In October 1987, Governor Cuomo signed Executive Order 103, which authorized the Inspector General to “prepare written reports of investigation as appropriate and to release such reports to the public.”

In June 1996, Governor George Pataki signed Executive Order 39, calling for the restructuring of the Inspector General’s Office. This EO created the position of Deputy Inspectors General (DIGs), broadened the definition to “covered agency,” and mandated that all covered state employees report wrongdoing promptly to the Inspector General.

In late 2005, Governor Pataki signed the Public Authorities Accountability Act, giving the Inspector General the power to examine, copy, and review records kept by covered agencies, requiring state employees to answer questions concerning their official duties, and expanding the Office’s jurisdiction to include the investigation of criminal activity and conflicts of interest. The PAAA became law in January 2006.

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HISTORY OF THE OFFICE HIGHLIGHTS

Nothing hinders the operation of government as much as the taint of corruption. Our efforts in every area depend on the confidence of the public and the morale of State employees. Therefore, I will designate a State Inspector General to ensure honesty in government.

Governor Mario M. Cuomo | State of the State Address (1986)

In 1986, the State of New York was grappling with allegations of widespread corruption. Governor Mario Cuomo firmly believed that in order to maintain the public’s confidence in state government, the highest degree of integrity was necessary, and honesty must have a bilateral relationship with the public. Thus, to combat the eroding integrity of New York State government, Governor Cuomo created the Office of the State Inspector General.

From 1986 to 1993, Joseph Spinelli served as the first New York State Inspector General. IG Spinelli was “committed to preserving the highest ethical standards essential for all government employees and officials to function as lawful trustees in managing the public trust.”

Initially, the Office included five total employees: the Inspector General, a borrowed secretary, two investigators located in Albany, and one investigator located in New York City. The Office quickly expanded from five employees to 23 employees in the first two years. The Albany office grew to eight investigators, a deputy inspector general/counsel, and four administrative staff. The Buffalo office, established in 1987, housed three investigators. The New York City office had a chief investigator, four investigators, and one administrative staff. In 1992, six years after its creation, and with a budget of $1.5 million, the Office grew to 27 employees.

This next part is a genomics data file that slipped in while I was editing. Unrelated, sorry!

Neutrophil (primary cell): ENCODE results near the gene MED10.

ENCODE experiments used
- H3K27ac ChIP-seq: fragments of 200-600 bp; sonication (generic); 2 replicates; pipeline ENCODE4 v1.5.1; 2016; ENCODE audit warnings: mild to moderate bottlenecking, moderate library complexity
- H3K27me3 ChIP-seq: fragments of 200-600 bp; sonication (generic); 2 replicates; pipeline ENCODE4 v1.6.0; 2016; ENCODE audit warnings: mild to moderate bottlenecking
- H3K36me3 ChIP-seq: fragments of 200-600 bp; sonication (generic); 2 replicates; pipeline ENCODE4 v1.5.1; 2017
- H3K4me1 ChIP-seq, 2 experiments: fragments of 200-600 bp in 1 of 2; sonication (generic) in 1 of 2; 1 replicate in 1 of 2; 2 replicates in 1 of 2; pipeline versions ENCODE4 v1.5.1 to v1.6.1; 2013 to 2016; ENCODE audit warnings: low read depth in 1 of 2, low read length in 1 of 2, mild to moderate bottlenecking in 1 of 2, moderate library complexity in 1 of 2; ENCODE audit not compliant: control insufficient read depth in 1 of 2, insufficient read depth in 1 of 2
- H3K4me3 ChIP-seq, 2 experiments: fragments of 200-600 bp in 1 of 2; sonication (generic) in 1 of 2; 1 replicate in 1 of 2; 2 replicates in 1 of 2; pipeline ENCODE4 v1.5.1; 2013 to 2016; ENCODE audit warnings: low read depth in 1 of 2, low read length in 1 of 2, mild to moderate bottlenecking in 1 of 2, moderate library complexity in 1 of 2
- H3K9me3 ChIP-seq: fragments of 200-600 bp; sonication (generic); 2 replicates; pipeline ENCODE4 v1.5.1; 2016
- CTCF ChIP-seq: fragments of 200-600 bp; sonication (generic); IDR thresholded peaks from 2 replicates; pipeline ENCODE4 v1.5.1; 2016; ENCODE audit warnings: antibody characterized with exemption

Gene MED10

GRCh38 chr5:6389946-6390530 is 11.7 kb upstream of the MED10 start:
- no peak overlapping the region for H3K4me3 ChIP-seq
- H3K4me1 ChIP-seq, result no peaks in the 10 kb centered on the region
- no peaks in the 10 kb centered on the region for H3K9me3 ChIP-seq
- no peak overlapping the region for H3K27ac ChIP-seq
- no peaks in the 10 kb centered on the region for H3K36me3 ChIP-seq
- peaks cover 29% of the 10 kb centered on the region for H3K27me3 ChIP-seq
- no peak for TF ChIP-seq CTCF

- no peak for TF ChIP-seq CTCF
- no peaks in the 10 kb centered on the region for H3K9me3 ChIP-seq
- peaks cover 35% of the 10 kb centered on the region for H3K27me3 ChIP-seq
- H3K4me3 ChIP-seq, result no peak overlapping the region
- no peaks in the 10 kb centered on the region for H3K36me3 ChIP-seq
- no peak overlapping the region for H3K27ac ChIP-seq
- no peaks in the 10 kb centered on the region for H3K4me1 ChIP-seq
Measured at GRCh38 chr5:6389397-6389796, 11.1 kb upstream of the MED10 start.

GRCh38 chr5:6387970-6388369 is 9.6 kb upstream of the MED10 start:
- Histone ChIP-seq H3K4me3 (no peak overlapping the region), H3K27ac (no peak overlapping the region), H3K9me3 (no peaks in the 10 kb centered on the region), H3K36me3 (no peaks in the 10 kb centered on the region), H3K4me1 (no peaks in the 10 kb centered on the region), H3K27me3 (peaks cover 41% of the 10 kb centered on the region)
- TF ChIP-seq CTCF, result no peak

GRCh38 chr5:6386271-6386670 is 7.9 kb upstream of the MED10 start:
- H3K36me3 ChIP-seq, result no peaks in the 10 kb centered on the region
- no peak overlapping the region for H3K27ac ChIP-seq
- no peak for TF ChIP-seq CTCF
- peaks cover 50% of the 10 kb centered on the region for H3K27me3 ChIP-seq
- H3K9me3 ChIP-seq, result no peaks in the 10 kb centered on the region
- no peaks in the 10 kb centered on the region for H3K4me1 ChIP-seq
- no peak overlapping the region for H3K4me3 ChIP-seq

In its first year, the Office received 657 complaints. By its second year, the number of complaints increased by 116%.

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HISTORY OF THE OFFICE

From 1993 to 1995, George Moresco served as the second New York State Inspector General. During IG Moresco’s tenure, the Office expanded its use of Deputy Inspector Generals (DIGs), or professional investigators, and employed 24 DIGs to oversee more than 40 state agencies.

Additionally, under IG Moresco’s leadership, annual documented savings resulting from the Office’s investigations increased steadily since its establishment in 1986, and through the first 6 months of 1994 totaled over $2 million. These savings were the consequence of fines levied against state employees, restitution orders, and cost reductions related to changes in agency procedures recommended by the Office.

From 1995 to 2005, there were two New York State Inspector Generals - Roslynn Mauskopf, who served from 1995 to 2002, and Jill Konviser, who served from 2002 to 2005.

In 1996, Governor George Pataki signed Executive Order 39, calling for the restructuring of the Inspector General’s Office and consolidating its activities into a singular office. Deputy Inspector General’s no longer reported to their covered agencies but instead to the Inspector General, beginning the transition to the idea of an “independent” IG’s office.

Also during this time, the Office’s annual budget, personnel, and complaint intake increased significantly. By the end of 1999, the office had grown to 79 employees (up from just 29 five years earlier), its complaint intake had reached the thousands, and its annual budget increased to $6.1 million.

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1998 IG Organizational Chart IG Mauskopf

HISTORY OF THE OFFICE

From 1996 to 2006, investigations conducted by the Office resulted in:

488

668

$7,546,175

From 2005 to 2008, there were two New York State Inspector Generals - Dineen Riviezzo, who served from 2005 to 2006, and Kristine Hamann, who served from 2006 to 2007.